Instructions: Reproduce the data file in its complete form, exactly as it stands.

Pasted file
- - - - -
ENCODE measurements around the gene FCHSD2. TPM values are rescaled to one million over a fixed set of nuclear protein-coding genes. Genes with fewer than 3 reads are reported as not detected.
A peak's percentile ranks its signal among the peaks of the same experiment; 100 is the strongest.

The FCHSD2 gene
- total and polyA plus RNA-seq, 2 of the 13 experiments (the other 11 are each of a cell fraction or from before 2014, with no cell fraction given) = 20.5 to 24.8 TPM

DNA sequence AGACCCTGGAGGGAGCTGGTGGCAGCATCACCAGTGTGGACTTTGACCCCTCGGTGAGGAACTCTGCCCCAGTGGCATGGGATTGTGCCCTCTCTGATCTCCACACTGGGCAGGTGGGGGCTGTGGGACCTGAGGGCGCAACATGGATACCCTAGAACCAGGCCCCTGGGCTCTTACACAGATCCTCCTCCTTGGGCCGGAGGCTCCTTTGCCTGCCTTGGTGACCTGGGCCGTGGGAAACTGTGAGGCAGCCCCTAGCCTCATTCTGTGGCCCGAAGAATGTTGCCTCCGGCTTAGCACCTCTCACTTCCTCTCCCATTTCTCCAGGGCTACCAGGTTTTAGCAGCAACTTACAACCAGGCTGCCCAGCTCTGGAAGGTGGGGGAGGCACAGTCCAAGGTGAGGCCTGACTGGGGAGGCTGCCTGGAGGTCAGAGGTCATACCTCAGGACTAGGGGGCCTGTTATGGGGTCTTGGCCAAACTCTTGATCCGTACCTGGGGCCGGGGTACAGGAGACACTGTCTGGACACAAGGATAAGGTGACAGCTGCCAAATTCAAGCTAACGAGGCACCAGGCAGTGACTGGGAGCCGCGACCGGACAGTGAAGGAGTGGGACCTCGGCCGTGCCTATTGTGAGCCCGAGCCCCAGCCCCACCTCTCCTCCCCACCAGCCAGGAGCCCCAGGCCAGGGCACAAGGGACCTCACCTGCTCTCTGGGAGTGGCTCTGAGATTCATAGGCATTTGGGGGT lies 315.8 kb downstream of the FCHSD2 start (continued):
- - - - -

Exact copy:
ENCODE measurements around the gene FCHSD2. TPM values are rescaled to one million over a fixed set of nuclear protein-coding genes. Genes with fewer than 3 reads are reported as not detected.
A peak's percentile ranks its signal among the peaks of the same experiment; 100 is the strongest.

The FCHSD2 gene
- total and polyA plus RNA-seq, 2 of the 13 experiments (the other 11 are each of a cell fraction or from before 2014, with no cell fraction given) = 20.5 to 24.8 TPM

DNA sequence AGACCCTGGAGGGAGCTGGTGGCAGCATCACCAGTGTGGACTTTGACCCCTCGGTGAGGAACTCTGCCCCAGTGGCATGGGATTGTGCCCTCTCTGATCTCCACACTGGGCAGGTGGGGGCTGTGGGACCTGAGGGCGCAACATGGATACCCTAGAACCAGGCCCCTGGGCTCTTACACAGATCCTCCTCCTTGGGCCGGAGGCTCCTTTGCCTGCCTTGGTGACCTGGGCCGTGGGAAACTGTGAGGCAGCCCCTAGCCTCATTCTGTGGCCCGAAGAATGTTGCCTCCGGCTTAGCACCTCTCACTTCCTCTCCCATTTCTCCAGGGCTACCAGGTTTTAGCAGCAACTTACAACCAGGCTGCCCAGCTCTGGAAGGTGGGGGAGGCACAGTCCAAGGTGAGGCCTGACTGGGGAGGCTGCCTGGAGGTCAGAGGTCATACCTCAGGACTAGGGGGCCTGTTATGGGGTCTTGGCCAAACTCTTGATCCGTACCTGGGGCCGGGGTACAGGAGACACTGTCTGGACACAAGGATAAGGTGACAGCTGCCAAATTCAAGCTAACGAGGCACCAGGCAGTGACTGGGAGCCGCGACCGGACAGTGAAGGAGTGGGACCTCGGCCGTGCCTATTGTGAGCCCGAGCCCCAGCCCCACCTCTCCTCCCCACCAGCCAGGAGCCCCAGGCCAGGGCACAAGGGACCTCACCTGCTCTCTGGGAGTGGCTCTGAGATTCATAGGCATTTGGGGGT lies 315.8 kb downstream of the FCHSD2 start (continued):